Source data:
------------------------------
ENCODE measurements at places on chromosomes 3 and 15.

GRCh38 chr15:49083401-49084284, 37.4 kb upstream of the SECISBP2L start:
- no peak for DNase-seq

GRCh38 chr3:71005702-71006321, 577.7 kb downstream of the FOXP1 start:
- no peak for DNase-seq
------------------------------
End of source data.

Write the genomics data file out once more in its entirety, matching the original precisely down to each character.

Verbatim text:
ENCODE measurements at places on chromosomes 3 and 15.

GRCh38 chr15:49083401-49084284, 37.4 kb upstream of the SECISBP2L start:
- no peak for DNase-seq

GRCh38 chr3:71005702-71006321, 577.7 kb downstream of the FOXP1 start:
- no peak for DNase-seq